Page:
.Oakland City Council Passes Divisive Proposal to Establish Violence Prevention Department

In a surprise turnaround, Oakland City Council passed on Tuesday a contentious proposal to establish a new Department of Violence Prevention.

This new department will be tasked with addressing domestic abuse, the commercial exploitation of children, and the high rates of homicide that have plagued the city for decades.

First introduced by Councilmembers Lynette Gibson McElhaney and Larry Reid in April, the proposal shifts the Oakland Unite social programs, currently housed in the Department of Human Services, under a new director, who will be responsible for building and executing a strategy to achieve ambitious goals — including an 80 percent reduction in murders over the next three years.

In the months leading up to last night’s vote, the council was sharply divided, as critics accused proponents of playing on the emotions of the electorate without outlining a substantive plan.

The last time council discussed the issue, Councilmember Desley Brooks — its most vocal critic — narrowly passed a counter proposal that establish a blue ribbon commission to explore how to best address violence, potentially shelving the Department of Violence Prevention.

Brooks was absent from last night’s meeting, however, and, with Councilmember Noel Gallo left as the sole no vote, the ordinance passed with support from six members.

“What I saw unfolding was a real division in the city council on this issue,” Councilmember Annie Campbell Washington told the Express after the vote, adding that she was encouraged that the new director would work with the commission’s findings. She explained that this vote was a way to bridge the gap between the city’s leadership on how to curb the crisis.

“The bottom line is this work is incredibly important to the city of Oakland and we really need to think differently about how we do this work,” she said.

She and Councilmember Abel Guillen both said they came into the meeting planning to vote in support of the new department.

“I had been skeptical,” Guillen said. “But I changed my mind after having some conversations with [Gibson McElhaney], and certainly [after] hearing from my constituents about the need to do something different to interrupt violence.”

Despite increases in policing budgets, Oakland has continued to rank among the top-ten most violent cities in the country. In 2014, voters passed a measure that put millions of dollars toward funding violence-reduction programs. But the city is still struggling to reduce its homicide level below the five-year average of 93 murders a year.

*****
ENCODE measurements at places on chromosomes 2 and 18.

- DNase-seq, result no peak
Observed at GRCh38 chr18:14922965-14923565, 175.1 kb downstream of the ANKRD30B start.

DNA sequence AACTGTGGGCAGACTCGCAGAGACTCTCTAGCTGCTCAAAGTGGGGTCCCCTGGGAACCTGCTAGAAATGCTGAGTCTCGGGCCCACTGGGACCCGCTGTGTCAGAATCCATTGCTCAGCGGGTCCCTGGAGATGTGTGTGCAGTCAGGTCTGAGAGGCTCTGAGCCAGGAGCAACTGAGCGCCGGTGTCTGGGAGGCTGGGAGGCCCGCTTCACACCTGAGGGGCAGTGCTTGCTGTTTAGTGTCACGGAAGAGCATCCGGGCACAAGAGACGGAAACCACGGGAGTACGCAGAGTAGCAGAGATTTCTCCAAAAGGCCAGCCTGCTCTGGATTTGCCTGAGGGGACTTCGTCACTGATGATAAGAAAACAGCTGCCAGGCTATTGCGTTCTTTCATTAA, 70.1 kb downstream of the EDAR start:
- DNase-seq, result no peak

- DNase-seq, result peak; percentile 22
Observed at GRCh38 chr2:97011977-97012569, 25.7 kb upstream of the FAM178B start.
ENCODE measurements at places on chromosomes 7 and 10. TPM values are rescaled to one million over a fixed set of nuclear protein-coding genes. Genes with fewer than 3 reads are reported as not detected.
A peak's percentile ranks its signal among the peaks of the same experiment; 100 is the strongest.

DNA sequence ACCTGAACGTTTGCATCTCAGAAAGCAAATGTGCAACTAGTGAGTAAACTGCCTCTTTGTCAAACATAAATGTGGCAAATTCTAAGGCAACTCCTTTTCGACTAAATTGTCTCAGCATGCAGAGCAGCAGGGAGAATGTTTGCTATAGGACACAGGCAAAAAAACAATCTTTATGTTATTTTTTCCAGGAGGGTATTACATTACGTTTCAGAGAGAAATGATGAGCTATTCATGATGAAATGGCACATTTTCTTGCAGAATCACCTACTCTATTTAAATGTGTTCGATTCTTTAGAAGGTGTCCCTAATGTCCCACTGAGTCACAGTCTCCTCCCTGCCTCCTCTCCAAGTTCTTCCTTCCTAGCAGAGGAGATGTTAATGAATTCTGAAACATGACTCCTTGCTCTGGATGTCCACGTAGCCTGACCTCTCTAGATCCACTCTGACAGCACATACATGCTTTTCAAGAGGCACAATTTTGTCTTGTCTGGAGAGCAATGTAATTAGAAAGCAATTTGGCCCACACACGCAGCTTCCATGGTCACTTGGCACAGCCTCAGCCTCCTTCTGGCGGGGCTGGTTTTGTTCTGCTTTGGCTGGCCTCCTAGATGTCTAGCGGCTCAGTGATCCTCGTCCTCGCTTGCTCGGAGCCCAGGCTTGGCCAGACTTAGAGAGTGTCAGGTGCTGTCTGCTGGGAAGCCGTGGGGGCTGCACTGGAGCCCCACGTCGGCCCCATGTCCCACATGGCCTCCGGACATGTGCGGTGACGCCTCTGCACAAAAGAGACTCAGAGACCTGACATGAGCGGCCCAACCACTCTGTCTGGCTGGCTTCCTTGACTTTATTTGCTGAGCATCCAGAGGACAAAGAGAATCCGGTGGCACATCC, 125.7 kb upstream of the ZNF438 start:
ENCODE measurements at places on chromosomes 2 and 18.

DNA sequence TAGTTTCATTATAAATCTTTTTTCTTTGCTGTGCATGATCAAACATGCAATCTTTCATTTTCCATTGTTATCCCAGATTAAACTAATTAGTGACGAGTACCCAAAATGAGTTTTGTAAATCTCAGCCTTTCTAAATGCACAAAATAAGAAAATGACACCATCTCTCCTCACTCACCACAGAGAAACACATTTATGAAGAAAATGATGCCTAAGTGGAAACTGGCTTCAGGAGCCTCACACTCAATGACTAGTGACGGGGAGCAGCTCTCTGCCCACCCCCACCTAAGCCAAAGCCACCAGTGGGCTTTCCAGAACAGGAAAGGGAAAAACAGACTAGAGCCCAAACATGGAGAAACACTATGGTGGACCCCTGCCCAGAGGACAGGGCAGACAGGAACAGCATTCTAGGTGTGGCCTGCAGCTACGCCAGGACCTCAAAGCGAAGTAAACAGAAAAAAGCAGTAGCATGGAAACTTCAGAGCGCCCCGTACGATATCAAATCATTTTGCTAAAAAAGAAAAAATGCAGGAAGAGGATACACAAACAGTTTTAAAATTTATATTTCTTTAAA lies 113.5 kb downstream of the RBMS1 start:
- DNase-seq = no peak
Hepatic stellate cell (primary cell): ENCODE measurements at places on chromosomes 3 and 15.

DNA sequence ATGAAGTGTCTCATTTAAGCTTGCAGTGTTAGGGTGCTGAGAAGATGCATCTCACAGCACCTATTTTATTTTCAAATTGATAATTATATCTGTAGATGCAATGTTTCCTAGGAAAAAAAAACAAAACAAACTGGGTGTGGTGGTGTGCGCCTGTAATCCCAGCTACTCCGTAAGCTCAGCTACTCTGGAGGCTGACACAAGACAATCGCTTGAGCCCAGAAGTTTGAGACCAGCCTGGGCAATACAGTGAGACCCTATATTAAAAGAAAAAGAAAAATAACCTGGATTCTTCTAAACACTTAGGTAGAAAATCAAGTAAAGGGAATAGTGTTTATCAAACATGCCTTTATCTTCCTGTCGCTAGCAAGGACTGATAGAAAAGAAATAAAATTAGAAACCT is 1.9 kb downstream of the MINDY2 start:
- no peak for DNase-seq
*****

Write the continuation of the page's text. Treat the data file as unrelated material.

Most of these crimes affect communities of color — especially young Black men who are disproportionately victims of violent crime.

The new chief hired to lead the department will have to develop a plan utilize social programs to sharply reduce and prevent violence, in collaboration with the chief of police and the mayor’s appointed Director of Public Safety.

According to the ordinance, the plan should utilize a public-health approach, which will be presented to City Council six months after the new chief is hired. At that point, they will decide on the chief’s recommendations, including whether or not to allocate additional funding, or to realign staff.

A deputy chief will also be selected to focus specifically on tackling the high rates of domestic abuse and sex-trafficking, in coordination with Oakland’s CSEC taskforce, the Family Justice Law Center, and Alameda County.

Over the past two months, residents who had been effected by these issues showed up to committee meetings by the dozens and called on council create the new department, sharing stories of tragedy, lost loved ones, and the ways that violence has continued to tear their communities apart.

It is their stories, that McElhaney said swayed the council. “The people did this. This is the people’s victory,” she told the Express while surrounded by elated constituents.

Cheers filled the chamber when it became clear the vote would pass, and advocates filed into the hallway beating drums and exchanging tearful embraces.

An emotional McElhaney was in the middle of the crowd. “What do I feel right now?” she began, then paused to smile through tears. “Hopeful. Grateful. And ready for the work.”


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